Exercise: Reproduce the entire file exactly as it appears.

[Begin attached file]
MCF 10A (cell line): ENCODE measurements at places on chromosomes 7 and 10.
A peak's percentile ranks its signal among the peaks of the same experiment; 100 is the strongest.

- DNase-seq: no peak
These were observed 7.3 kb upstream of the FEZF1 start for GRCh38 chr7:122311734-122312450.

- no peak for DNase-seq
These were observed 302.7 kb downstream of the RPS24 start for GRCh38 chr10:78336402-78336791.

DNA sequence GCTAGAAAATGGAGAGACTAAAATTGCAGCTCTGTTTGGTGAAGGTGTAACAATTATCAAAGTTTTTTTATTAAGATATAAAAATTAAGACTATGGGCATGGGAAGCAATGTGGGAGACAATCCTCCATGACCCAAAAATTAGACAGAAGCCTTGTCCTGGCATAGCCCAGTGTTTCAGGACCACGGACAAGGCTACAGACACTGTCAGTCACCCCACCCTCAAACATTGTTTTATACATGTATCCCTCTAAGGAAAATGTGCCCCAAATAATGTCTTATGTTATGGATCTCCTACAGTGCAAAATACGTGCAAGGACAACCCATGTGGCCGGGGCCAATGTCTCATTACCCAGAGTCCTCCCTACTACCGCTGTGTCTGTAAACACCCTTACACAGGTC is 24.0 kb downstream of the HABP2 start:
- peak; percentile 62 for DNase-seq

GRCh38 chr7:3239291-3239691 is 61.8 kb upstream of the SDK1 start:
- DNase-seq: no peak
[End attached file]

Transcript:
MCF 10A (cell line): ENCODE measurements at places on chromosomes 7 and 10.
A peak's percentile ranks its signal among the peaks of the same experiment; 100 is the strongest.

- DNase-seq: no peak
These were observed 7.3 kb upstream of the FEZF1 start for GRCh38 chr7:122311734-122312450.

- no peak for DNase-seq
These were observed 302.7 kb downstream of the RPS24 start for GRCh38 chr10:78336402-78336791.

DNA sequence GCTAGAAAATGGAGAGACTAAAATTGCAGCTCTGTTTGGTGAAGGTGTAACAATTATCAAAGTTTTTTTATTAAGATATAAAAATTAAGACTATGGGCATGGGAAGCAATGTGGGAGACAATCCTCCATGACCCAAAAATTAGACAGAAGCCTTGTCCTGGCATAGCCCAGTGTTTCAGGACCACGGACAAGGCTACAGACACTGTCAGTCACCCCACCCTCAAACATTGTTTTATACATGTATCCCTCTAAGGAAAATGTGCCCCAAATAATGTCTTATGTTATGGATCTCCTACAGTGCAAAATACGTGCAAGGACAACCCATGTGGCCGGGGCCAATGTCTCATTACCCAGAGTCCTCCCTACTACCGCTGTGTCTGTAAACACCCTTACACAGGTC is 24.0 kb downstream of the HABP2 start:
- peak; percentile 62 for DNase-seq

GRCh38 chr7:3239291-3239691 is 61.8 kb upstream of the SDK1 start:
- DNase-seq: no peak